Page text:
Journalists, rights center file opposition to cybercrime law

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Wednesday, October 3, 2012


MANILA (2nd Update, 4:06 p.m.) -- The first day of implementation of the controversial Cybercrime Prevention Act of 2012 was met with two petitions questioning its constitutionality before the Supreme Court.

The petitions were separately filed by the Ateneo Human Rights Center and the National Union of Journalists of the Philippines (NUJP), whose request for temporary restraining order was signed online by at least 211 individuals and 12 different media outfits and watchdogs.

These are the Philippine Center for Investigative Journalism, Center for Community Journalism and Development, Peace and Conflict Journalism Network Philippines, Philippine Center for Photojournalism; ABS-CBN/ABS-CBNNews.com, GMA-7/GMA News Online, Rappler.com, Mindanews, Philippine Daily Inquirer, Interaksyon.com, Sun.Star, Daily Tribune, Malaya/Business Insight, VERA Files, and Far Eastern Broadcasting Corporation, among others.

Listed respondents in the petition are Executive Secretary Paquito Ochoa, Interior Secretary Manuel Roxas II, Justice Secretary Leila de Lima, the National Bureau of Investigation, the Philippine National Police and the Cybercrime Investigation and the Cybercrime Investigation and Coordinating Center, among others.

NUJP Et Al v ES petition vs cybercrime law

The Department of Justice and the Department of Interior and Local Government are among the agencies tasked to craft the implementing rules and regulations within 90 days from the approval of the law on September 12.

"Petitioners ask this Court to rule on Republic Act no. 10175, a law that establishes a regime of 'cyber authoritarianism' and undermines all the fundamental guarantees of freedoms and liberties that many have given their lives and many still give their lives work to vindicate, restore and defend. It is a law that unduly restricts the rights and freedoms of netizens and impacts adversely on an entire generation’s way of living, studying, understanding and relating," the petition read.

On Tuesday, the SC said it has deferred the deliberation of the petitions to next week, sparking disappointment among those who are pushing for a restraining order prior to the law's implementation.

Like the other eight petitioners, the journalists challenged the constitutionality of Sections 4, 5, 6, 7, 12, 14, 15, 19, 21, 24, and 26 of the law, which were seen as violations to freedom of speech, right to privacy, illegal searches and seizures and double jeopardy.

The insertion of provisions regarding online libel and vague sections on data collection and sanctions were also slammed by media groups for leaning towards censorship.

"Far from complying with the State policy in Article II, section 24 of the 1987 Constitution that 'recognizes the vital role of communication and information' and advancing the use of technology to expand the space for creative, imaginative, and progressive use of information and communications technology (ICT)...the law, if allowed to stand, will usher in yet another darkness," the petition stated.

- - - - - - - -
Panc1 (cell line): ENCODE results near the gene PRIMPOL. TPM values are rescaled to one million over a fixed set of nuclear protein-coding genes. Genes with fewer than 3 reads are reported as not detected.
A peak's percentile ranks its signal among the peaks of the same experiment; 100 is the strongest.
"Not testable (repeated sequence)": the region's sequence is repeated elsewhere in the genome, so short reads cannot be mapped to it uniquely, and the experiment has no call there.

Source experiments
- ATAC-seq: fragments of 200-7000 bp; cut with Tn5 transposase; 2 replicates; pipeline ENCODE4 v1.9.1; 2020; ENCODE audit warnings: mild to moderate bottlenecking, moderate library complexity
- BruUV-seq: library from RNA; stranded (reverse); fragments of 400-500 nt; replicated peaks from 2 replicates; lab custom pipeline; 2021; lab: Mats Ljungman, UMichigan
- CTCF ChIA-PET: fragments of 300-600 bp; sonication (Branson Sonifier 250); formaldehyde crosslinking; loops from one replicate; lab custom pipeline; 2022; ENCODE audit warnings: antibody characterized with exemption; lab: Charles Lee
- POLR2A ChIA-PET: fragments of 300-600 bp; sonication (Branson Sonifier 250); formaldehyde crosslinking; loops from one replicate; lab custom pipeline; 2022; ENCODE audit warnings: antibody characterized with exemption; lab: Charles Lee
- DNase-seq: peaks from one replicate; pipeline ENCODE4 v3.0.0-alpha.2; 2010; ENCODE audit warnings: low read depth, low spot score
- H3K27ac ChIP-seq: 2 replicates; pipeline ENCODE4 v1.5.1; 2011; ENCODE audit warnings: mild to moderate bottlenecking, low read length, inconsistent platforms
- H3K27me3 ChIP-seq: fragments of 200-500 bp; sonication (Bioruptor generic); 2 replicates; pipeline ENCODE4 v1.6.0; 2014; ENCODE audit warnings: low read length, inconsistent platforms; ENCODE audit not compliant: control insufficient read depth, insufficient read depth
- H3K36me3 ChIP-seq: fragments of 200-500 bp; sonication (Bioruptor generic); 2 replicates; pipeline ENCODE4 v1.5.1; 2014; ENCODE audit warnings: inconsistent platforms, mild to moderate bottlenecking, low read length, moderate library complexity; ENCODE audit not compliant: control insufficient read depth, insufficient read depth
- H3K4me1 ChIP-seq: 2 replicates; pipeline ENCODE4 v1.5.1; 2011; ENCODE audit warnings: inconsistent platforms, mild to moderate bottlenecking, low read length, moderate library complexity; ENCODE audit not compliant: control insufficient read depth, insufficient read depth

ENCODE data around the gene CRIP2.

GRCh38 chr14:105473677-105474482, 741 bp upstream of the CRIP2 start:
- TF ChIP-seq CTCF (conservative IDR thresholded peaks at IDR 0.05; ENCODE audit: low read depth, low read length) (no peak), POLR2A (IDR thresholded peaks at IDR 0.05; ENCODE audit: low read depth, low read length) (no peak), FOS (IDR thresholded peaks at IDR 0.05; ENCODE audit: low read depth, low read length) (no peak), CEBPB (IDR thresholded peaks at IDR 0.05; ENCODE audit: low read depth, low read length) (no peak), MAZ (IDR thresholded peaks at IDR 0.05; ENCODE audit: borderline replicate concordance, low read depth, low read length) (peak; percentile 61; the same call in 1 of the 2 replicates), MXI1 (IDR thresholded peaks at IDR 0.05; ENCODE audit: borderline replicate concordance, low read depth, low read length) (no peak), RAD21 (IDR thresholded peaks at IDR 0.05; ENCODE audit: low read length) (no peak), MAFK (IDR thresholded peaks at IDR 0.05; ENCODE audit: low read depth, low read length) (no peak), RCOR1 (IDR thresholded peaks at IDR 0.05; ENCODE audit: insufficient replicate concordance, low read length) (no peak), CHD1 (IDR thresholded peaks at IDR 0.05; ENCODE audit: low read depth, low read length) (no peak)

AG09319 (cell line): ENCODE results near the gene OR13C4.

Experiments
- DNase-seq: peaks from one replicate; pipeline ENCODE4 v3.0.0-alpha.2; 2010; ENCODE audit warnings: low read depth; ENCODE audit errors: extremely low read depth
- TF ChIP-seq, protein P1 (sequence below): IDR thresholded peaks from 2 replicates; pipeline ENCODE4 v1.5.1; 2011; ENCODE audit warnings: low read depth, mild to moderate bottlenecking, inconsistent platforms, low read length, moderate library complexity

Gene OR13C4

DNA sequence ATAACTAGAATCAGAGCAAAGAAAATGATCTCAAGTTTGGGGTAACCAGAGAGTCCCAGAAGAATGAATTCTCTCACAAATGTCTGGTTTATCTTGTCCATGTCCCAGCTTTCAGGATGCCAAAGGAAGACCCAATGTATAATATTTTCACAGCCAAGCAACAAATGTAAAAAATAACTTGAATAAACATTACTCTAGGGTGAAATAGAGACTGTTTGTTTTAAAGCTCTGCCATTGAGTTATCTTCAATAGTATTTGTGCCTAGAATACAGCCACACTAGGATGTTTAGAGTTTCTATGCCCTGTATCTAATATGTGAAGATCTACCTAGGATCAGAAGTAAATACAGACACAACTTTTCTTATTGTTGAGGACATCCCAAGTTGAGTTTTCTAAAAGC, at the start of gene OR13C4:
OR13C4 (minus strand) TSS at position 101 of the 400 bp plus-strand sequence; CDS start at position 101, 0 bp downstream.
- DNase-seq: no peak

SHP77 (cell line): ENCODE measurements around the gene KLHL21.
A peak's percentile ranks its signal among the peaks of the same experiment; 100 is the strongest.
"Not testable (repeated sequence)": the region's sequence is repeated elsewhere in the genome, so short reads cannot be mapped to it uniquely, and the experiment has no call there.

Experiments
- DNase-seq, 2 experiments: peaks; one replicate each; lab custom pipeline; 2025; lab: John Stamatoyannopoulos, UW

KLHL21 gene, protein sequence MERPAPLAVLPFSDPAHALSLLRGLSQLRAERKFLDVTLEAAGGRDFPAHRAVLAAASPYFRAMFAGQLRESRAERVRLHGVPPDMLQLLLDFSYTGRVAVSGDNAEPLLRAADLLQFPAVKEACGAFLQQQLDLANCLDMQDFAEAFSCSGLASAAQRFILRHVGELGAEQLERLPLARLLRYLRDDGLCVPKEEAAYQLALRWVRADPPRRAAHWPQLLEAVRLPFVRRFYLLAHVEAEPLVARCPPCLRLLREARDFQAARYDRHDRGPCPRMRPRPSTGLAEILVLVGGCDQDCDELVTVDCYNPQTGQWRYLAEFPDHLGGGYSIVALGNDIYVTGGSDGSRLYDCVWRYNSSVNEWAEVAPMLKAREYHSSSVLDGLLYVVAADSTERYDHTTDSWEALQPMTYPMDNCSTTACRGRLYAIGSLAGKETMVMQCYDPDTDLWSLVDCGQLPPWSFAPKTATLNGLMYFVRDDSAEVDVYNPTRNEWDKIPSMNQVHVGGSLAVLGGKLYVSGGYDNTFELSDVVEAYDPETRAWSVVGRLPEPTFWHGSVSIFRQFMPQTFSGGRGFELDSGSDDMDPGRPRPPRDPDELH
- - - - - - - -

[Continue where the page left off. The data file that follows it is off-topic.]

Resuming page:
In response, Justice Secretary Leila de Lima refused to buy the arguments of the petitioners assailing the constitutionality of the law.

"Based on my reading of the law, I haven't seen yet any unconstitutional provision," she told reporters, adding they will carefully craft the law's IRR.

"We will determine how the IRR can be used in terms of clarifying, harmonizing those objectionable portions," de Lima said.

Malacañang urged Wednesday various stakeholders to engage in wide-ranging dialogue with an inter-agency group tasked to draft the IRR of the highly criticized law.

Presidential spokesperson Edwin Lacierda said the Executive department is willing to listen to the concerns of stakeholders even as he urged them to participate in the process of drafting the IRR.

"We believe there is an opportunity for reasonable discourse between concerned stakeholders and the Department of Justice," Lacierda said.

He admitted Wednesday that the highly-contentious clause of online libel was inserted by Senator Vicente Sotto III, who claimed to have been the first cyberbullied senator in the country.

"Online libel was inserted by Senator (Tito) Sotto in the Senate deliberation," he said, adding that the takedown clause was also inserted during the Senate deliberation.

The penalty on the libel provision was inserted at the bicameral level, he said.

Lacierda, meanwhile, said the Palace respects the oppositions to certain provisions of the law urging concerned groups to bring their concerns to court with corresponding amendments to the law in accordance with constitutional processes.

For his part, Vice President Jejomar Binay said the government should make sure that it can respond to the clamor of different groups wanting to repeal the law.

"It's good that lapses have already been acknowledged so the remedies will be forthcoming," he said.

Senator Francis Escudero and Kabataan party-list Representative Raymond Palatino have since filed bills seeking to repeal sections related to online libel.

As this developed, the Malacañang has called on netizens to be vigilant against online vandalism, recently done by hackers protesting the new law.

Lacierda said the hackers are "depriving the broader public of access to much needed government information and services online."

"We call on critics of the Cybercrime Act to speak out against online vandalism and bullying with as much vigor and passion as they have expressed in their objections to certain provisions of this law. If our freedoms have been hard won, it would do us all well to remember that in the end, vigilantism harms the cause of freedom of expression and civil liberties for all netizens," he said. (Virgil Lopez/Jill Beltran/Sunnex)

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